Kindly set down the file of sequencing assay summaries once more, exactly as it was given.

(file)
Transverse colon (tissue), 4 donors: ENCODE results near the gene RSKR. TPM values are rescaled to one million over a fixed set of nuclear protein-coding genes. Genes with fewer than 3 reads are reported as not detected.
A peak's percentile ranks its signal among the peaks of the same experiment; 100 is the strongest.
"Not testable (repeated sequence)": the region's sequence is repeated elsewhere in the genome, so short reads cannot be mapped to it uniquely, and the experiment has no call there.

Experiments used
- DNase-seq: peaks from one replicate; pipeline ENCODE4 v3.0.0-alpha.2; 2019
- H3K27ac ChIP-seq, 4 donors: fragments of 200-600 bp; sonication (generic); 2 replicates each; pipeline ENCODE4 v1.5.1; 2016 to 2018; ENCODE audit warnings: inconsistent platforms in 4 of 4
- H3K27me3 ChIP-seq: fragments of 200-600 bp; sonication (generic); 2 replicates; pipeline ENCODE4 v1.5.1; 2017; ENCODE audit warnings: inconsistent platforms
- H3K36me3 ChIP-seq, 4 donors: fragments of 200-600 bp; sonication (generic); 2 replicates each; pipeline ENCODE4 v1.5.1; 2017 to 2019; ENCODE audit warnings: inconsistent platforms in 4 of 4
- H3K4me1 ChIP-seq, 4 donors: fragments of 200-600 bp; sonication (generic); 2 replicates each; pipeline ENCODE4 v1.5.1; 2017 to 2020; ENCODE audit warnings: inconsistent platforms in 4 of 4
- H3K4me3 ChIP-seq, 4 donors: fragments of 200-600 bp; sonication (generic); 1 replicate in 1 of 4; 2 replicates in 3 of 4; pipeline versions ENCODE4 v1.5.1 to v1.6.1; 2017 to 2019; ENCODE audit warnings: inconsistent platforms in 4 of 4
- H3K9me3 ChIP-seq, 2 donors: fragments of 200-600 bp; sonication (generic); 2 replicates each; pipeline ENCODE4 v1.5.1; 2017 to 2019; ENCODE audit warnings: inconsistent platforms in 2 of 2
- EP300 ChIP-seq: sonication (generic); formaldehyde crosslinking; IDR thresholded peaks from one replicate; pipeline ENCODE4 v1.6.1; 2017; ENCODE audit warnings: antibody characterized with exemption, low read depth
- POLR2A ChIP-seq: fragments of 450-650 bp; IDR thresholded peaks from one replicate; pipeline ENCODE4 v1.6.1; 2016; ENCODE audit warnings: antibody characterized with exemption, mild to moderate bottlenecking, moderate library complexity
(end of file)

Transverse colon (tissue), 4 donors: ENCODE results near the gene RSKR. TPM values are rescaled to one million over a fixed set of nuclear protein-coding genes. Genes with fewer than 3 reads are reported as not detected.
A peak's percentile ranks its signal among the peaks of the same experiment; 100 is the strongest.
"Not testable (repeated sequence)": the region's sequence is repeated elsewhere in the genome, so short reads cannot be mapped to it uniquely, and the experiment has no call there.

Experiments used
- DNase-seq: peaks from one replicate; pipeline ENCODE4 v3.0.0-alpha.2; 2019
- H3K27ac ChIP-seq, 4 donors: fragments of 200-600 bp; sonication (generic); 2 replicates each; pipeline ENCODE4 v1.5.1; 2016 to 2018; ENCODE audit warnings: inconsistent platforms in 4 of 4
- H3K27me3 ChIP-seq: fragments of 200-600 bp; sonication (generic); 2 replicates; pipeline ENCODE4 v1.5.1; 2017; ENCODE audit warnings: inconsistent platforms
- H3K36me3 ChIP-seq, 4 donors: fragments of 200-600 bp; sonication (generic); 2 replicates each; pipeline ENCODE4 v1.5.1; 2017 to 2019; ENCODE audit warnings: inconsistent platforms in 4 of 4
- H3K4me1 ChIP-seq, 4 donors: fragments of 200-600 bp; sonication (generic); 2 replicates each; pipeline ENCODE4 v1.5.1; 2017 to 2020; ENCODE audit warnings: inconsistent platforms in 4 of 4
- H3K4me3 ChIP-seq, 4 donors: fragments of 200-600 bp; sonication (generic); 1 replicate in 1 of 4; 2 replicates in 3 of 4; pipeline versions ENCODE4 v1.5.1 to v1.6.1; 2017 to 2019; ENCODE audit warnings: inconsistent platforms in 4 of 4
- H3K9me3 ChIP-seq, 2 donors: fragments of 200-600 bp; sonication (generic); 2 replicates each; pipeline ENCODE4 v1.5.1; 2017 to 2019; ENCODE audit warnings: inconsistent platforms in 2 of 2
- EP300 ChIP-seq: sonication (generic); formaldehyde crosslinking; IDR thresholded peaks from one replicate; pipeline ENCODE4 v1.6.1; 2017; ENCODE audit warnings: antibody characterized with exemption, low read depth
- POLR2A ChIP-seq: fragments of 450-650 bp; IDR thresholded peaks from one replicate; pipeline ENCODE4 v1.6.1; 2016; ENCODE audit warnings: antibody characterized with exemption, mild to moderate bottlenecking, moderate library complexity